SINGAPORE'S startup ecosystem is arguably no more than a decade old, with the country's efforts to nurture tech entrepreneurship commencing around 2010.
Since then, startups in the Republic have enjoyed a promising environment, marked by generous government support in the form of grants or rental waivers, and strong interest from global investors seeking a launchpad into the exciting region of South-east Asia.
In 2020 however, this youthful lot of companies would encounter their first challenge. The Covid-19 pandemic, which has relentlessly struck businesses everywhere and forced the hand of many, did not spare startups either.
According to VentureBeat, 41 per cent of startups globally were struggling with a cash runway of three months or less through March and April this year. In Singapore, startups lamented a slowdown in fundraising activity and the loss of business development opportunities.
These young companies - having no prior exposure to any such disaster and many among them led by first-time entrepreneurs - were abruptly struck with a weighty challenge: Just how do they wrap their heads around something this big – and new?
In a heartening sign, Singapore's startup community responded to the coronavirus agilely, bullishly and unitedly, a manner perhaps less observed in other sectors. For a first encounter, many of these startups resiliently rose to the challenge - either spying opportunities and transforming business models to stay atop the crisis, or electing to be socially conscious and cater to the needs of those affected by the outbreak.
The more agile of startups undertook a strategy review and ventured into areas they never thought sensible before, like The Chope Group with food delivery.
A restaurant reservation and dining deals platform, Chope faced the challenge to explore and steer in a different direction after the Singapore government announced that dining-in would be prohibited as part of efforts to curb the spread of the coronavirus. The company knew it had to switch gears.
Within a couple of days, Chope leveraged its database of close to 5,000 restaurants across markets and millions of hungry food aficionados to foray into food delivery, a fast-growing and much-needed service during this time.
To-date, it has amassed over 240 restaurants for its food delivery service, and works with transport partners including SMRT and Gojek to deliver meals to customers islandwide.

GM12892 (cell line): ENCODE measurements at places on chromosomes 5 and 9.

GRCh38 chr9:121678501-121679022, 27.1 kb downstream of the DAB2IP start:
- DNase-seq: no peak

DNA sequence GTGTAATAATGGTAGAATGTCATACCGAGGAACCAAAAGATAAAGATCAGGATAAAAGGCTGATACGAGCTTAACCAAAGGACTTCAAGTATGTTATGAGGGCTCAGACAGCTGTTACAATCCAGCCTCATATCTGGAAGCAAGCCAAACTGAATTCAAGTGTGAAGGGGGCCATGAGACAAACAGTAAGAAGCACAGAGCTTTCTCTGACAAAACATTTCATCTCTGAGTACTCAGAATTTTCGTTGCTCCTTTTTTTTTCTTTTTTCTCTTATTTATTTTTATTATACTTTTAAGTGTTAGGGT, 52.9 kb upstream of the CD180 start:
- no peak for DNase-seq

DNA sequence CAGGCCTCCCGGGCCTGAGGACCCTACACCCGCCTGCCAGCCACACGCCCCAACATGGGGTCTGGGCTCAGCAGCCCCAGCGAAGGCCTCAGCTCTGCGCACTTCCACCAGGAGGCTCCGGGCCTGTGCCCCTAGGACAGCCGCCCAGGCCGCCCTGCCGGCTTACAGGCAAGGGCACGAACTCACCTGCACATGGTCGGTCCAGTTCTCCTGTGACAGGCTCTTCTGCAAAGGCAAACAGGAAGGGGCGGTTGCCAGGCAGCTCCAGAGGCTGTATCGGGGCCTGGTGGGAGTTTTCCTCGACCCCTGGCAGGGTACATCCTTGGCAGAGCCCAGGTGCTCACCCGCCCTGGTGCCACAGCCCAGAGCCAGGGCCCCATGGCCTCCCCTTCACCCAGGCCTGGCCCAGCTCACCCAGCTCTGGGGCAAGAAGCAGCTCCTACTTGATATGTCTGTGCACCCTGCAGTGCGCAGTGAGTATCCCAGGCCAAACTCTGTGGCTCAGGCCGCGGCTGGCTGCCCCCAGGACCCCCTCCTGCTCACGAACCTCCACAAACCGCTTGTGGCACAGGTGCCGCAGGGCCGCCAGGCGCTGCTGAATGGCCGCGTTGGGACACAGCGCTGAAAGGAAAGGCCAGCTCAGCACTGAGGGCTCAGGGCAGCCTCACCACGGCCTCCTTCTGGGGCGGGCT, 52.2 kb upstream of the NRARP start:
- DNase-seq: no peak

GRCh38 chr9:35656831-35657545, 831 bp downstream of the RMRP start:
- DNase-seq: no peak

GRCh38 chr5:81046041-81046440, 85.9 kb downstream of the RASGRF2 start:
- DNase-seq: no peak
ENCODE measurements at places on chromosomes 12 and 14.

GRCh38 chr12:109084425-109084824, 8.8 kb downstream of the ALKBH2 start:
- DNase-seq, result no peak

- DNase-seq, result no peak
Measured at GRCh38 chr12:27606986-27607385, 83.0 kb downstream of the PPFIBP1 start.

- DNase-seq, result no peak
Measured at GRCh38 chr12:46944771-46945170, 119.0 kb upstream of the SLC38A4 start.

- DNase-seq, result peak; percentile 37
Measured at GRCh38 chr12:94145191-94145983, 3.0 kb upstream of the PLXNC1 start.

Startups also shifted their focus to social responsibility and supporting local communities, utilising their products and resources for something more than just their own bottom lines.
Fintech firm MatchMove, for instance, is working with KPMG to provide the nearly 1,000 employees of Expand Group, one of the largest construction firms in Singapore, to enable these migrant workers to directly remit salaries from the payroll.
This saves workers the need to stand in line on their days off to conduct remittance services. To boot, KPMG spearheaded this digital solution with MatchMove, and has donated cash to pre-load the wallet with a sum to cover transaction fees for this pilot phase.
A third trend is the rise in community initiatives within the startup ecosystem. Galvanised by the shared crisis, these have largely been organised by startups to lend a hand to other startups.
Take Mentor for Hope, a programme where veteran startup practitioners provide mentorship to founders affected by the Covid-19 crisis, and simultaneously raise funds for charity. Interested entrepreneurs sign up and indicate their preferred mentors, and then receive instructions on how to make or raise at least S$50 in donation.
In return for nearly 800 hours of mentorship, Mentor for Hope targets to raise the equivalent of 50,000 meals, which will be distributed to beneficiaries of Beyond Social Services and Willing Hearts Soup Kitchen.
In another example, the Action Community for Entrepreneurship, in collaboration with Enterprise Singapore, expeditiously put together a webpage of useful resources for startups to navigate the pandemic, ranging from private and public assistance schemes to pro-bono networks.
This collaborative spirit is characteristic of the startup community. Much like it takes a village to raise a child, it takes an ecosystem to nurture a startup. The nature of entrepreneurship is that founders require communities to champion their innovation and risk-taking, back their endeavours, and integrate them into economics.
A myriad of parties - such as companies, customers, partners, governments, employees and investors - all contribute to entrepreneurial success.
In fact, it is this quality of cooperation and internal empowerment that has enabled Singapore's startup ecosystem to not buckle under the pressure of Covid-19. Two or three years ago, the ecosystem might not have been sophisticated enough to manage a crisis of this magnitude.
Today, the ecosystem comprises distinguished organisations - both public and private - and a diverse, competent talent pool. All of these players have played a part in the swift, bold and charitable responses to the pandemic.
It remains to be seen what the longer-term impact of Covid-19 will be on Singapore's startup ecosystem. Has the crisis cultivated tougher and bolder individuals out of founders? Will startups be better prepared to deal with the next calamity? More broadly, will the nice community initiatives carry on even after the pandemic has passed?
Regardless, Singapore startups should take heart in the fact that they are braving their first crisis, and from observation, they are coming through.
Anu Gupta is director of startups and global markets at Asia PR Werkz. The Chope Group and MatchMove are clients of Asia PR Werkz.